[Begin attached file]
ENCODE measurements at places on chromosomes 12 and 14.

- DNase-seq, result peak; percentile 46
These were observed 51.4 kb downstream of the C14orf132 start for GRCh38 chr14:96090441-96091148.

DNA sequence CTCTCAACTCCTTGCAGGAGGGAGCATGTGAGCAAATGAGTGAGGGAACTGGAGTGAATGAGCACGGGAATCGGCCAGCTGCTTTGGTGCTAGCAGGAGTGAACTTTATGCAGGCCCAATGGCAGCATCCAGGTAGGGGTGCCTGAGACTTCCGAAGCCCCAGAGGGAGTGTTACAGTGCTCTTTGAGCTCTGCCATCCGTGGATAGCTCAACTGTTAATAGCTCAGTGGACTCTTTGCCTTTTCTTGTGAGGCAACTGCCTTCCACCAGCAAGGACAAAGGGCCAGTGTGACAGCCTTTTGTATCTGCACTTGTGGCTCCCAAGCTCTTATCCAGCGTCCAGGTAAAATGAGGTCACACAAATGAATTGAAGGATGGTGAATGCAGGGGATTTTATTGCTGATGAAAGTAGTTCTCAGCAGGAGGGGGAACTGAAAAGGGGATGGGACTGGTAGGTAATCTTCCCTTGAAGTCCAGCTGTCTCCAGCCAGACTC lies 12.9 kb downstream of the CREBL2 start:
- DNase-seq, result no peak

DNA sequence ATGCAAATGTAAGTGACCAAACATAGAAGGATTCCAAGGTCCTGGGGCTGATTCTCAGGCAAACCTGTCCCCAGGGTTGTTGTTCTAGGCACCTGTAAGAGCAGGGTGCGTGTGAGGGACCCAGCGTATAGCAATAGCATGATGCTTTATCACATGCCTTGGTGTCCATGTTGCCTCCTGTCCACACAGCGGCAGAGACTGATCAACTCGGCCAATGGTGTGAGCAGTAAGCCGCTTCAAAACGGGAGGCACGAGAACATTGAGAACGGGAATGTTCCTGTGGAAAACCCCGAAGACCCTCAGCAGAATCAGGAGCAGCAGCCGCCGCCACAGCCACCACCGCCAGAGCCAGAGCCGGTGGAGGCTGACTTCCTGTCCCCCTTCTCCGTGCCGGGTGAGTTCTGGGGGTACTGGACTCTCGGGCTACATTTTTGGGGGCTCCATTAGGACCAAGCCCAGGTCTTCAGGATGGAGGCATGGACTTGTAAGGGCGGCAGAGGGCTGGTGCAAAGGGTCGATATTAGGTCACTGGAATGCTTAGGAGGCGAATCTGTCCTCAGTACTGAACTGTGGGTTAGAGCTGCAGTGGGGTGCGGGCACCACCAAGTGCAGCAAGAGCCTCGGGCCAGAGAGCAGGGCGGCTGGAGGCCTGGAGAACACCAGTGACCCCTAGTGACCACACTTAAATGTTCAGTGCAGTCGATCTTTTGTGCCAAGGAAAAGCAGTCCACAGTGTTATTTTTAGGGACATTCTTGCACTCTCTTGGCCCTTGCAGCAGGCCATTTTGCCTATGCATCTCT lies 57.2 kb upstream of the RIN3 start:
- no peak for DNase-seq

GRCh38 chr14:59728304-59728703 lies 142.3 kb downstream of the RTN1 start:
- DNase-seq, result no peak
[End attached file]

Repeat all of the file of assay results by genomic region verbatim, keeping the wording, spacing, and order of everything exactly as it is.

ENCODE measurements at places on chromosomes 12 and 14.

- DNase-seq, result peak; percentile 46
These were observed 51.4 kb downstream of the C14orf132 start for GRCh38 chr14:96090441-96091148.

DNA sequence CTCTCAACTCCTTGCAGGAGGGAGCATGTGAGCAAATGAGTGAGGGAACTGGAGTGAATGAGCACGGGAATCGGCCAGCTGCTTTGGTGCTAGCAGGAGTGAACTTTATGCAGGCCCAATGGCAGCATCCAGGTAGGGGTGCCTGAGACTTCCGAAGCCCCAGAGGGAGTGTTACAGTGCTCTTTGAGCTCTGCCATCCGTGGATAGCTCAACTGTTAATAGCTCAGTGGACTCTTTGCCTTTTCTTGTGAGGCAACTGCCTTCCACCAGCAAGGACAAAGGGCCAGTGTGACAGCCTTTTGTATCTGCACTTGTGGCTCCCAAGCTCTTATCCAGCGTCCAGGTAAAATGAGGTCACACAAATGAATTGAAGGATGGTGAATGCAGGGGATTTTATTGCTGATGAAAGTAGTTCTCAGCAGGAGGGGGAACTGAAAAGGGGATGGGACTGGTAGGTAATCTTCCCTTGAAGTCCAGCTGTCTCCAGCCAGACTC lies 12.9 kb downstream of the CREBL2 start:
- DNase-seq, result no peak

DNA sequence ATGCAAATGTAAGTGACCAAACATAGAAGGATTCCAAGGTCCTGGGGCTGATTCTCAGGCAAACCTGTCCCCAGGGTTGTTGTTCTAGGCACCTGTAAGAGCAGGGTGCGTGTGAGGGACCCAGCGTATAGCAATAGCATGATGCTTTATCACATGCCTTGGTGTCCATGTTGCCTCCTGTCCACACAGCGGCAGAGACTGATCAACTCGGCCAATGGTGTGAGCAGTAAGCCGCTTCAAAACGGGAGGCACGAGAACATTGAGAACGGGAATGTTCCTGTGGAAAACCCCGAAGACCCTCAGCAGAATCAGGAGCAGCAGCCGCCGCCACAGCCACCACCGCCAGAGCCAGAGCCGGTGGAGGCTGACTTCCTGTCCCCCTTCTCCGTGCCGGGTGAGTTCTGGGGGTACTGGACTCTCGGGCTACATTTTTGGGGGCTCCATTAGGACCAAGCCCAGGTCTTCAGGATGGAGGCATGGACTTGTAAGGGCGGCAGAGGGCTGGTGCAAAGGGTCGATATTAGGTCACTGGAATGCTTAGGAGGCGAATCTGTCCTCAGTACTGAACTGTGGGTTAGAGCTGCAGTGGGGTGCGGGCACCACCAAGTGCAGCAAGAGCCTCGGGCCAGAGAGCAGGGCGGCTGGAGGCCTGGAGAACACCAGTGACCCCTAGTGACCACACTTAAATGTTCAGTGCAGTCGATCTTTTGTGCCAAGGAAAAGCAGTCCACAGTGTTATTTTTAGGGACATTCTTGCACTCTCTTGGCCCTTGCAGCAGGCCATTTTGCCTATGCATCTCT lies 57.2 kb upstream of the RIN3 start:
- no peak for DNase-seq

GRCh38 chr14:59728304-59728703 lies 142.3 kb downstream of the RTN1 start:
- DNase-seq, result no peak